· Entered the Indian market in the year 1994 amidst very stringent telecom policies
· Current market share of about 79%
· In 2006-2007, had 1,300 outlets in 400 cities in India
· Plans to have 2,000 outlets in 700 cities by 2010
· Chosen as 'the most respected consumer durables company' in India by the weekly magazine Business World in 2004
The reasons for Nokia's stupendous success in India include amazing branding, a focused marketing exercise and distribution strength, among others. If we try to recall a few things about Nokia, the things that come up to the mind are:
· Made for India campaign – with TVCs of Nokia 1100 tied to a truck
· Human Technology campaign – easy to use, association to emotions, curvy
· Har jeb mein rang – inspiring people to have a colour mobile handset
· Hindi text and SMS, talking alarm etc.
All these features reinforce the ‘customer oriented’ aspect of the company. Many of these features are tailor made for the Indian market and have been achieved after in depth research. Better understanding of the Indian consumer has given the company an edge over its competitors like Motorola which focused on cutting edge technology but in turn lost out on user-friendliness.
Focusing on the mobile phone market, establishing crucial distribution partnerships, making early investments in manufacturing and brand-building, and developing innovative product features are the basic reasons for the success of Nokia.
No wonder Nokia jumped into 4th position of Brand Equity’s survey of the most trusted brands in India in 2007:
As part of its distribution strategy, Nokia has ensured that it has a presence in all 2,000 cities and towns that have cellular coverage. Nokia's distribution network of over 30,000 outlets is roughly double that of its rivals, according to industry sources.
In partnership with HCL, Nokia has introduced phones at all price points, right from the mass market entry-level phones to the mid-market colour and camera phones and also the high-end exclusive phones. Nokia has very wide range of models enabling more than one choice of handset for every price point.
Among the more recent initiatives taken by the company to build up its brand further are things like using Shah Rukh Khan as brand ambassador. This is the first time something like this has been done for a brand that has all along talked leadership and technology. "He has a pan-India appeal and in smaller markets, a huge connect. We took a calculated shot on SRK helping us explode the rural market for us." as the Nokia management points out. Educating the rural masses about usage of various applications in Nokia handset is being done through Nokia vans. Also a new initiative of using Nokia handsets as substitutes of STD – PCOs in villages is being tried out.
Nokia's media planning tries to ensure that targeted category consumers get to see the ads meant for them, through a selection of different channel clusters. For entry level, they target a Doordarshan sponsorship on one-day cricket. For N95 they target Discovery, English movie channel and news channels.
Beyond advertising, Nokia is trying to create more touch points through its concept stores, already opened across several major metros and cities, and a showcasing of its higher end products via malls and road shows.
On the basis of observed facts and the past record, the SWOT of Nokia can be drawn in general something like:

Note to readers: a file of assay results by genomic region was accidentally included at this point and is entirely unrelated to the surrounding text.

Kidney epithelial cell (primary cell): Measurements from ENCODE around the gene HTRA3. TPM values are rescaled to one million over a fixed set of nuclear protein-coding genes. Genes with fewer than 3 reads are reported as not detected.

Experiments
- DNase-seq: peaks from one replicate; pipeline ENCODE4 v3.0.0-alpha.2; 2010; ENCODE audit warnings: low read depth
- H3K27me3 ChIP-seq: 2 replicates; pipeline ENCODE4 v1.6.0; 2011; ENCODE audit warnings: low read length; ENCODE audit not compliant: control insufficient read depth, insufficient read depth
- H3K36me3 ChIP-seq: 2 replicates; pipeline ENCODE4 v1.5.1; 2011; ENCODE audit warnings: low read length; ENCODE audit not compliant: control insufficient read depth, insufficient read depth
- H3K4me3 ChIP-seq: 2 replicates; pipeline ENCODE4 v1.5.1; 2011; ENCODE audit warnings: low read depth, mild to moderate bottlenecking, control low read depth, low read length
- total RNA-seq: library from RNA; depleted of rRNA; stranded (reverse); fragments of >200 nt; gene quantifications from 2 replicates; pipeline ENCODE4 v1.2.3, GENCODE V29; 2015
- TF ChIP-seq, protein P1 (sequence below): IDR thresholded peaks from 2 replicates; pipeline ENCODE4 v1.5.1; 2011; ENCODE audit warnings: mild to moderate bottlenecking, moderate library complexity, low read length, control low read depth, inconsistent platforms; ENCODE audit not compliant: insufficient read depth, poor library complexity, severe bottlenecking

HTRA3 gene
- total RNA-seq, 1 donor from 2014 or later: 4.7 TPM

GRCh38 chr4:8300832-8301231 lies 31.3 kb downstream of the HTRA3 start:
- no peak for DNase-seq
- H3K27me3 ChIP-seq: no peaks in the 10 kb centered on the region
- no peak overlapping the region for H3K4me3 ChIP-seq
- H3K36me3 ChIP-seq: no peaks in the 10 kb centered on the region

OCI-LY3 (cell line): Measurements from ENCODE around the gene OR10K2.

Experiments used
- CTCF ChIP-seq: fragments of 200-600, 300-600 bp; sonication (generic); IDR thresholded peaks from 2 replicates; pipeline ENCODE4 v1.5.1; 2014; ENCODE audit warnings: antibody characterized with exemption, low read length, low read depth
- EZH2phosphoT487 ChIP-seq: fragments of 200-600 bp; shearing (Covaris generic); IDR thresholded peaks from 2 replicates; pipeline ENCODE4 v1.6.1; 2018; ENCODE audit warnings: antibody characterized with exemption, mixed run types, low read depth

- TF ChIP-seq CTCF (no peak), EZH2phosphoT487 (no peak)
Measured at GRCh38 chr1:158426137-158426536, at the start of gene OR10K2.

Nokia Brand worth – a qualitative attempt
If we try to find out the brand worth of Nokia using the framework of Interbrand Brand Strength Formula, the probable radar of the Nokia as under different attributes comes out to be something like
The allotment of figures is basically qualitative and not absolutely correct. However, the thought behind it is basically based on observations and secondary data and tends more towards a relative scale.
Leadership is basically a brand’s ability to influence its market and be a dominant force with a strong market share such that it can set price points, command distribution and resist competitive invasions. Nokia scores high on most of these although competitive invasions are always possible in a technology and innovation driven industry.
Stability is basically sustainability of a brand based on customer loyalty and past record. Again Nokia scores high on these fronts.
The brand’s trading environment in terms of growth prospects, volatility and barriers to entry basically explains the ‘market’. The growth prospects of Indian mobile handset market are very encouraging and with and barriers to entry are high basically because of many big brands already in the market.
Geographic spread of Nokia is high as observed in outlets and service centers and ‘trend’ which basically explains the brand’s ability to remain contemporary and relevant to customer is also decent. This again is diminished by highly technologically intensive industry.
Support, which is the amount and consistency of marketing and communication activities in case of Nokia, has been very coherent. The TVCs have been very effective and brand equity is very high. The brand also enjoys high ‘protection’ by law for its legal titles.
The basic drivers for success of Nokia in India have been its adaptation backed by strong skills and experience it gained in China. The various campaigns like human technology made for India etc which actually got reflected in the product, promotion and the pricing and together with a sound distribution system have been the reasons for its success. These actually resulted in building up a great brand Nokia which almost every Indian considers to be his trusted and understanding friend.